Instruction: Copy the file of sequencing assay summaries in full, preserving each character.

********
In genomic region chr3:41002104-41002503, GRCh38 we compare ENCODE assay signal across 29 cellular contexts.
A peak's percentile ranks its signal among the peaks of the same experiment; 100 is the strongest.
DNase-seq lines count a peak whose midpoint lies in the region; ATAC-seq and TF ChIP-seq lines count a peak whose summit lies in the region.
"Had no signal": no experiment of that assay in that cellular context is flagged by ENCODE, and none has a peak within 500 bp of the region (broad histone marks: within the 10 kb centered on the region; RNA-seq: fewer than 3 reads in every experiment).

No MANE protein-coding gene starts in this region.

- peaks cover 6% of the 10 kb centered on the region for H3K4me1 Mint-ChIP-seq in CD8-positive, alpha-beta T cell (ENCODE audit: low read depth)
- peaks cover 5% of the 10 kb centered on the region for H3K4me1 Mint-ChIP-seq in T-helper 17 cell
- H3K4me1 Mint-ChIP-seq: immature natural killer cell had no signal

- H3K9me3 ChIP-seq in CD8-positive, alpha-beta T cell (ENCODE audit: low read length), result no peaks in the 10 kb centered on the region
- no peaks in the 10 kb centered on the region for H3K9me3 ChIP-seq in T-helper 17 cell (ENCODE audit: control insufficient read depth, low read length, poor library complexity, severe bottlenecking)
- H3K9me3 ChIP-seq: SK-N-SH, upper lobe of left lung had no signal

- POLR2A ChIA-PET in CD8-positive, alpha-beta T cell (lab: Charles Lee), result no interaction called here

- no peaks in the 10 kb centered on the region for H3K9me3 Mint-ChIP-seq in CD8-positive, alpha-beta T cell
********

In genomic region chr3:41002104-41002503, GRCh38 we compare ENCODE assay signal across 29 cellular contexts.
A peak's percentile ranks its signal among the peaks of the same experiment; 100 is the strongest.
DNase-seq lines count a peak whose midpoint lies in the region; ATAC-seq and TF ChIP-seq lines count a peak whose summit lies in the region.
"Had no signal": no experiment of that assay in that cellular context is flagged by ENCODE, and none has a peak within 500 bp of the region (broad histone marks: within the 10 kb centered on the region; RNA-seq: fewer than 3 reads in every experiment).

No MANE protein-coding gene starts in this region.

- peaks cover 6% of the 10 kb centered on the region for H3K4me1 Mint-ChIP-seq in CD8-positive, alpha-beta T cell (ENCODE audit: low read depth)
- peaks cover 5% of the 10 kb centered on the region for H3K4me1 Mint-ChIP-seq in T-helper 17 cell
- H3K4me1 Mint-ChIP-seq: immature natural killer cell had no signal

- H3K9me3 ChIP-seq in CD8-positive, alpha-beta T cell (ENCODE audit: low read length), result no peaks in the 10 kb centered on the region
- no peaks in the 10 kb centered on the region for H3K9me3 ChIP-seq in T-helper 17 cell (ENCODE audit: control insufficient read depth, low read length, poor library complexity, severe bottlenecking)
- H3K9me3 ChIP-seq: SK-N-SH, upper lobe of left lung had no signal

- POLR2A ChIA-PET in CD8-positive, alpha-beta T cell (lab: Charles Lee), result no interaction called here

- no peaks in the 10 kb centered on the region for H3K9me3 Mint-ChIP-seq in CD8-positive, alpha-beta T cell